Though many of the files were considered “confidential” or “sensitive,” a deeper keyword-based search of the files did not reveal any material marked as classified. A completed passport application for one of the generals was also found in the same folder, as well as scans of his own and his wife’s passports and driving licenses. Other data included financial disclosures, bank account and routing information, and some limited medical information.

Another document purported to show the lieutenant colonel’s username and password5 for a sensitive internal Dept . of Defense system, used to check staff security clearances. Another document listed the clearance levels6 of one of the generals.

And, a smaller spreadsheet contained a list of Social Security numbers, passport numbers, and other contact information on high-profile figures and celebrities, including Channing Tatum.

The records were collected in relation to a six-day tour to Afghanistan by Tatum in 2015 . An email to Tatum’s publicist went unreturned. The drive also contained several gigabytes of Outlook email files, covering years worth of emails . Another document purported to be a backup. Nevertheless, this would be the second breach of military data in recent months. Potomac, a Dept . of Defense subcontractor, was the source of a large data exposure7 of military personnel files of physical and mental health support staff . Many of the victims involved in the data leak are part of the US Special Operations Command (SOCOM), which includes those both formerly employed by US military branches, such as the Army, Navy, and Air Force, and those presumably still on active deployment. It’s not known how long the backup drive was active .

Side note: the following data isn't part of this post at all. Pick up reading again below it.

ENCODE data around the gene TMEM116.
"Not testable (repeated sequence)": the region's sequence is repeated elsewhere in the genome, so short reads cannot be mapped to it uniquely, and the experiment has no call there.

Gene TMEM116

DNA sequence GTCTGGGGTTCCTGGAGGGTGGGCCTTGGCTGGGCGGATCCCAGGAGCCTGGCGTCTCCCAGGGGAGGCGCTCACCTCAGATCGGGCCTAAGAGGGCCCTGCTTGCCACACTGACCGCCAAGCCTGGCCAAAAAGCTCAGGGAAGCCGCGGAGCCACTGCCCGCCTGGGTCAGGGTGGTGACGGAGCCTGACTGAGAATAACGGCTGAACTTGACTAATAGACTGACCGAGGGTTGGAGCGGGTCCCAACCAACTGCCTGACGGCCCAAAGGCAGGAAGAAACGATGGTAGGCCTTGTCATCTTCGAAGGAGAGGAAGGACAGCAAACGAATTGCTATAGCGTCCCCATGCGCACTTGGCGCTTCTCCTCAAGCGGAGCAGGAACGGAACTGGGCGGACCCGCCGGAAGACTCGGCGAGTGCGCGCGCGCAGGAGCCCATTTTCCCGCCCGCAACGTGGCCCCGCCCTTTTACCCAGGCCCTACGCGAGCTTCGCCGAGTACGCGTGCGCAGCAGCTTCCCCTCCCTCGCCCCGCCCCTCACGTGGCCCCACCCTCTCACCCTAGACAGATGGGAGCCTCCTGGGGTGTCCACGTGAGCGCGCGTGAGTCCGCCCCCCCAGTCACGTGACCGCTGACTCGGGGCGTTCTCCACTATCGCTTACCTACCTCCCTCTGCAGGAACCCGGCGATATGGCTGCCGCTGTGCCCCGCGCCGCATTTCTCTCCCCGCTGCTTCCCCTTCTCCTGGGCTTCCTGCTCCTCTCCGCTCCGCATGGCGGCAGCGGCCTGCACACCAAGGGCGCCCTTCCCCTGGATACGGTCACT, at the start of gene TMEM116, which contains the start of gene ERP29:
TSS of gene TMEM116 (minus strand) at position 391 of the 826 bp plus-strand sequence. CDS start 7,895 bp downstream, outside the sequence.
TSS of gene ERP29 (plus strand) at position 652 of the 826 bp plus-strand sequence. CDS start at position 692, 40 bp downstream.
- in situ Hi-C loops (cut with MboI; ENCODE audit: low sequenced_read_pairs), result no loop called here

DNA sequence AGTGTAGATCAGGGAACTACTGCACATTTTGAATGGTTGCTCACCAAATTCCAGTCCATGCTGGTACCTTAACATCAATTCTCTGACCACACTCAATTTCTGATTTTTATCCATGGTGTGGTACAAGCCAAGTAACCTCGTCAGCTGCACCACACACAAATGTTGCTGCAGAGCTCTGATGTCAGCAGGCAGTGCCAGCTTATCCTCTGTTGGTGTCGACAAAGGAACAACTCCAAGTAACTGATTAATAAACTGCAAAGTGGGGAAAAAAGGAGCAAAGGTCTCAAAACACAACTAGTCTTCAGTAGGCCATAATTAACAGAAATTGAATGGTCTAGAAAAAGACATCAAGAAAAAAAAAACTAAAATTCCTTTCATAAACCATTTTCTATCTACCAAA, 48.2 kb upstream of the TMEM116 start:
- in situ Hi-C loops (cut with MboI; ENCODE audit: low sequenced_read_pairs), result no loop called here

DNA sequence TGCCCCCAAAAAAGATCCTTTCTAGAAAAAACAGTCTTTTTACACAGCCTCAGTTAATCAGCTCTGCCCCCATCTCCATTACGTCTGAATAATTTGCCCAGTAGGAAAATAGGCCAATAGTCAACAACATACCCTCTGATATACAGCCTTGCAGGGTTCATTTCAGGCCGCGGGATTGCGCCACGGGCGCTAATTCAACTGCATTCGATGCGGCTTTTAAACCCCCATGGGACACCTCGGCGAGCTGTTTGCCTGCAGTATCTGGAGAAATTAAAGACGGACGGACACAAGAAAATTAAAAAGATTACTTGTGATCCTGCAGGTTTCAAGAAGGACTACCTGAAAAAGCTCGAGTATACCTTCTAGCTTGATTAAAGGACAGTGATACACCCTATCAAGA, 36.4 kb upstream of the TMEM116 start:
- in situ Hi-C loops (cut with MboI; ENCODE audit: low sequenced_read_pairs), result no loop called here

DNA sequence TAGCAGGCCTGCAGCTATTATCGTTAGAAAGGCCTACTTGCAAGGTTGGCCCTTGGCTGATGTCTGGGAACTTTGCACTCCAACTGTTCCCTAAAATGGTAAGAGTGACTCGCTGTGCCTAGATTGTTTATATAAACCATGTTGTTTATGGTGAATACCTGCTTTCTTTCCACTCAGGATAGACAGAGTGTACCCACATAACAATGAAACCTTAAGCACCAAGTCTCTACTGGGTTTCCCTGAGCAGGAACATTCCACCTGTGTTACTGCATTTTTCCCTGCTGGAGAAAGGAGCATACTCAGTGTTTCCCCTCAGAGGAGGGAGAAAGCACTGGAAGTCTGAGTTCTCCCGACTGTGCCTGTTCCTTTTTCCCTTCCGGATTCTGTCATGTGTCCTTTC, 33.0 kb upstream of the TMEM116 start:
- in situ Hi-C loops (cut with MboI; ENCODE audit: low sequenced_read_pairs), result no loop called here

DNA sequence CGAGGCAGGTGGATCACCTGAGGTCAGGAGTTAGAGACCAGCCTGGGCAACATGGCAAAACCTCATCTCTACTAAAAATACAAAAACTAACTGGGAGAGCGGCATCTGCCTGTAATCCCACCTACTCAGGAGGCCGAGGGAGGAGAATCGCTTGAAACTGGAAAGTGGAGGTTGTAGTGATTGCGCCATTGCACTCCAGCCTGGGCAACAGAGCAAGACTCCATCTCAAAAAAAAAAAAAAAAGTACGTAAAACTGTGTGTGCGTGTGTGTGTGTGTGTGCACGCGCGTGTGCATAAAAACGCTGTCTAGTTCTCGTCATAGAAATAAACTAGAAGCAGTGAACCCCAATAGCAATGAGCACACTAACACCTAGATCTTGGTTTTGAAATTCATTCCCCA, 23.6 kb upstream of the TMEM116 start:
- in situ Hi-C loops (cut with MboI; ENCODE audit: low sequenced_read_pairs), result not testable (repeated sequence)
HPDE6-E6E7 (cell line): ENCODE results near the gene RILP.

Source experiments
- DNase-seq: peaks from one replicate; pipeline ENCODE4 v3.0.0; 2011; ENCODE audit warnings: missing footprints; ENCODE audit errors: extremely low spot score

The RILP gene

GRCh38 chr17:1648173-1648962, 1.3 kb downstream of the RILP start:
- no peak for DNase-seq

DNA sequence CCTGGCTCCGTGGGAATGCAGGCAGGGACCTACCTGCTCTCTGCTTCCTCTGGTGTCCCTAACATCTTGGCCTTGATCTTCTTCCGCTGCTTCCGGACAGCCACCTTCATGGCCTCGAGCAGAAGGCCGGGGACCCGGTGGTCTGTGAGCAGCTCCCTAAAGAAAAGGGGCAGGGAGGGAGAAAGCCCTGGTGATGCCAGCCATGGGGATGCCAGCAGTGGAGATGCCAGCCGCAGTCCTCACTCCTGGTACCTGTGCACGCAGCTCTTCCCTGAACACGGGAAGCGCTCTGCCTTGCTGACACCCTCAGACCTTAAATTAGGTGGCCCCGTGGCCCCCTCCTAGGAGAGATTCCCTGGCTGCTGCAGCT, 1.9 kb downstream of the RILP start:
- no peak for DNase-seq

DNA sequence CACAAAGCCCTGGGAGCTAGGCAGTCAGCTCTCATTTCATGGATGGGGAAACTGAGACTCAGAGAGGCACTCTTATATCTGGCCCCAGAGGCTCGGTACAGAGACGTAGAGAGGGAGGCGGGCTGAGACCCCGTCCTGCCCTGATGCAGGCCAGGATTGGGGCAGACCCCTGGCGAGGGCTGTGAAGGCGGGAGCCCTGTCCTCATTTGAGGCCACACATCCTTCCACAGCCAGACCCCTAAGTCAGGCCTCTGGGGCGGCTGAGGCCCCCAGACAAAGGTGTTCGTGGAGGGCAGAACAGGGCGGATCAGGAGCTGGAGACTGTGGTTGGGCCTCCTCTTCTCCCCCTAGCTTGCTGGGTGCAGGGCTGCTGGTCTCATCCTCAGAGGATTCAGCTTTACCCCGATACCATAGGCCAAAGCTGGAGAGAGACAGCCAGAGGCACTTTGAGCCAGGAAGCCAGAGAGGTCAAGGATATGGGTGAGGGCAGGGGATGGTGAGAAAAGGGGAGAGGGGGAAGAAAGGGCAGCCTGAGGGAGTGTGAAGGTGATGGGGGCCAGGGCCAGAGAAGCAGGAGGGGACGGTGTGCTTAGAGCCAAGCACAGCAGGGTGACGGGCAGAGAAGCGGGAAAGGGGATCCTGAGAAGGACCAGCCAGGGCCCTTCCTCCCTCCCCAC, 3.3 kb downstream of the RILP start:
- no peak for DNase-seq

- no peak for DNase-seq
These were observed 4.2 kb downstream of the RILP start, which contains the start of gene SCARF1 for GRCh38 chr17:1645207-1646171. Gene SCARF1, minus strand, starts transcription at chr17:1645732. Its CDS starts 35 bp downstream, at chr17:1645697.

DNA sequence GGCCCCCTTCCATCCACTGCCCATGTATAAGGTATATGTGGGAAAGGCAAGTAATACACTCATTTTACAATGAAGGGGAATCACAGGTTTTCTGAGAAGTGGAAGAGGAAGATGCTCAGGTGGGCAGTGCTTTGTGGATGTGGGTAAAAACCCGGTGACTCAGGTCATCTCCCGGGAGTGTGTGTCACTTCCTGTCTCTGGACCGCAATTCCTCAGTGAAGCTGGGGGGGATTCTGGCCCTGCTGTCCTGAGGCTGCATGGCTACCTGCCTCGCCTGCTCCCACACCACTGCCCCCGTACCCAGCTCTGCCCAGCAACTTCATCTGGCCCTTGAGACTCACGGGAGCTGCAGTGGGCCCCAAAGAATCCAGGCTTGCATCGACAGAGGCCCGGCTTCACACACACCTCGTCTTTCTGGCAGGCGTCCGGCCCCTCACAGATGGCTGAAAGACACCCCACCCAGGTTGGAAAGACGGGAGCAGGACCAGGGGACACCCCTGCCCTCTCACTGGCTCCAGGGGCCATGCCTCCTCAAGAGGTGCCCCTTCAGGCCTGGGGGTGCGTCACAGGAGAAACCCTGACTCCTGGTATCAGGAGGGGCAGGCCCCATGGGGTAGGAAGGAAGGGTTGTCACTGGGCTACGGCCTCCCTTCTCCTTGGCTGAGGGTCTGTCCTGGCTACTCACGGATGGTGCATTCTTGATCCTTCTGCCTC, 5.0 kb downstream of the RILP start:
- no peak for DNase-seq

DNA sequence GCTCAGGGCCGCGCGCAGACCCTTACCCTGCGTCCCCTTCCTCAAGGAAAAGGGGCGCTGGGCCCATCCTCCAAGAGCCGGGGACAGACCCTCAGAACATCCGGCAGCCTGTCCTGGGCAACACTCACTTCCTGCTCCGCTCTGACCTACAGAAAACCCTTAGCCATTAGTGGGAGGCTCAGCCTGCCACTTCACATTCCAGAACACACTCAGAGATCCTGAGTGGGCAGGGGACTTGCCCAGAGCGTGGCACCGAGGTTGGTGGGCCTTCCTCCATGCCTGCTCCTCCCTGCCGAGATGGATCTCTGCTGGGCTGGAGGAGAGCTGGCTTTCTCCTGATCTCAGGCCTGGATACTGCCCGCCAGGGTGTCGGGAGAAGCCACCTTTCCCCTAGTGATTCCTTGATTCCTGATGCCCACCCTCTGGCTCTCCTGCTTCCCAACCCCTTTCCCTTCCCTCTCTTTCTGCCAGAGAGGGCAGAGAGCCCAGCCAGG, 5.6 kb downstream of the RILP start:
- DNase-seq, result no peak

Given that the device was public and searchable, it’s not known if anyone other than the security researchers accessed the files.

The Office of Personnel Management, which processes security clearance applications, referred comment to the Pentagon.

A Pentagon spokesperson would not comment in an email Monday.

References

  1. ^ codeword-level clearance (www.documentcloud.org)
  2. ^ after a notification (goo.gl)
  3. ^ so-called SF86 applications (www.cbsnews.com)
  4. ^ a massive theft of sensitive files (www.zdnet.com)
  5. ^ lieutenant colonel’s username and password (www.documentcloud.org)
  6. ^ the clearance levels (www.documentcloud.org)
  7. ^ a large data exposure (www.zdnet.com)

Hello 2017: Auckland first to welcome New Year